Mali & Me

Last week, I was forced to avoid the volatile hinterlands of the Sahel, soaring from dusty capital to dusty capital in search of refuge. This week, I took a ride on the most uncomfortable, unpunctual and unreachable train in the world (excluding the Arriva Trains Wales service to Pembroke Dock).

Day 64 – Bamako, Mali

Day sixty-four. Despite the fact I’m neither dehydrated, nor wandering aimlessly through the Sahara, I feel as though the unrelenting desert dust (and the ridiculous heat) is starting to drive me ever so slightly insane. Over two months on malaria prophylaxis isn’t helping either, as all manner of bizarre side effects only increase in strength with every tablet on every morn. Not the best of preparation for my trip to Mauritania, when I will enter the grandest desert in the world on the back of a rickety Iron Ore train, but what can one do.

Today, I decided to take it easy, washing the sand from my clothes and the thick layer of mud from my shoes. I left the confines of my mammoth-sized compound only once, for a walk around the block, meeting no one but cows, cats and plastic containers. It is a fairly eerie locale, even during the daytime. By nightfall, I sat through the thousandth blackout of the trip (energy, or a lack of, is a pretty big issue in Western Africa), which gave me a good enough reason to start reading Marcel Proust’s ‘In Search of Lost Time’ (I don’t think even African blackouts are long enough for me to get through 1.2 million Proustian words).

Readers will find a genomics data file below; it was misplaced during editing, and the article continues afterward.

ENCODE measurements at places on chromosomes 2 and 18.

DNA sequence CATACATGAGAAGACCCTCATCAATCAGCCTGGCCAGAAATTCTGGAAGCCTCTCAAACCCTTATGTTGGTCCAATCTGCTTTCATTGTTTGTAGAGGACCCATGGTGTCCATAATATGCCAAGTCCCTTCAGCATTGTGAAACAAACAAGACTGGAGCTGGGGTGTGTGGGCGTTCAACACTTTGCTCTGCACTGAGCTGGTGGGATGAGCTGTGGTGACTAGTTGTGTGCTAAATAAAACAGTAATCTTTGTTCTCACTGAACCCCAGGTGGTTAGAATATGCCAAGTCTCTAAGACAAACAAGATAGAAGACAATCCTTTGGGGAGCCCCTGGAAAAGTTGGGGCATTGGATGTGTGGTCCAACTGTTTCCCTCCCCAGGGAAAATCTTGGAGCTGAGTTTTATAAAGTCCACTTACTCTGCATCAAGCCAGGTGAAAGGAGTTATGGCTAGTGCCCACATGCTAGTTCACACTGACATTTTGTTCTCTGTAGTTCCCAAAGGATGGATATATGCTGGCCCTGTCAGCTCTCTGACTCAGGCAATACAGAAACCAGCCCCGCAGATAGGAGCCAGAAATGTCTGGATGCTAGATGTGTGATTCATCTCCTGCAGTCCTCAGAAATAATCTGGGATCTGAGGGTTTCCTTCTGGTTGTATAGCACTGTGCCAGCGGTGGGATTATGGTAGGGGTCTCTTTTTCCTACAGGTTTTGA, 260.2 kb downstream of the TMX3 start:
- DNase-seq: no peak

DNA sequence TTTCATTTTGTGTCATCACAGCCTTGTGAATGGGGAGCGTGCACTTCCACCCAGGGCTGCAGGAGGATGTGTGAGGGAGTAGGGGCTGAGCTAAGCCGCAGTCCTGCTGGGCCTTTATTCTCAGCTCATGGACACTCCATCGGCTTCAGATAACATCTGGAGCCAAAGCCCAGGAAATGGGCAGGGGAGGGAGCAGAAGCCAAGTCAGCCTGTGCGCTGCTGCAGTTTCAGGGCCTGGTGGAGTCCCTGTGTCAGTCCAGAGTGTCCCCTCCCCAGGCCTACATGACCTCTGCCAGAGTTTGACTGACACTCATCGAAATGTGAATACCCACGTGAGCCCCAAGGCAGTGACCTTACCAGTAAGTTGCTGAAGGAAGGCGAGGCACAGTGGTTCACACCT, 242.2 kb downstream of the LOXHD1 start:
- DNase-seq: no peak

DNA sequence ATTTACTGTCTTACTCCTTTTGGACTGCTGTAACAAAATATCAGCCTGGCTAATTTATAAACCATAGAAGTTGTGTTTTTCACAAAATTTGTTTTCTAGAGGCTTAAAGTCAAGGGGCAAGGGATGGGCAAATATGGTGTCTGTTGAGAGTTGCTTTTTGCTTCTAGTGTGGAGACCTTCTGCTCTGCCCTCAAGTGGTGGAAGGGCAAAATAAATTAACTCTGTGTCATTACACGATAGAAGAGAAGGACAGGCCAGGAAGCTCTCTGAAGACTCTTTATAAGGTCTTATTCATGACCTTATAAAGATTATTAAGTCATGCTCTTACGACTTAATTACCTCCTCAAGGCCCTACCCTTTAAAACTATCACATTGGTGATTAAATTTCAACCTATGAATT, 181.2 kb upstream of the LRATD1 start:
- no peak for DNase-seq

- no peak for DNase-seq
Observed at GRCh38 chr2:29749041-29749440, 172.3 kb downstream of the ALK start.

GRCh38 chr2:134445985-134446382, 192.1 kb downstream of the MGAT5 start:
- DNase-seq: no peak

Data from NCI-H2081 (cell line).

Day 65 – Bamako, Mali

My final full day in Mali, and a chance to visit every single remaining attraction on TripAdvisor’s Top 9 Things to do in Bamako (there isn’t a tenth). I was guided once more by Soumare (my ‘driver’ and all-around nice bloke) who assisted in my taking photos of the sights without attracting the attention of the highly suspicious Malian security officials. I can’t blame them; I have a highly suspicious face.

We took in Bamako’s closed (and endearingly named) Sacred Heart Cathedral, as well as the slightly-less-than Grand Mosque, although the most interesting part of our walk was what occurred between precisely 12:21 and 1:10 pm. Now, I have been travelling through majority-Muslim nations for most of the last two months and have witnessed hundreds of worshippers taking to the streets when the mosques are full, and the parks run out of room during times of prayer. But Bamako takes this up quite a large notch. The whole of the city centre grinds to a halt, with roads closed and every available street lined with sajadahs and prayer rugs.

Indeed, with Soumare needing to pray and with no space for me to move, I pulled up a bit of pavement and observed in some form of wonderment. It was only now that I realised how soundless the city had become, with the usually maddening scooters pulling over and the honk-happy taxi’s stopping their fares. I must say, it was an intense experience. The massed chanting drew a reaction in me akin to that inside the Buddhist temples of South Korea, with the sheer number of people, all in total absorption, captivating the eye as far as one could see. Who needs TripAdvisor’s Top Tips when everyday life is this hypnotising?

Day 66 – Bamako, Mali to Nouakchott, Mauritania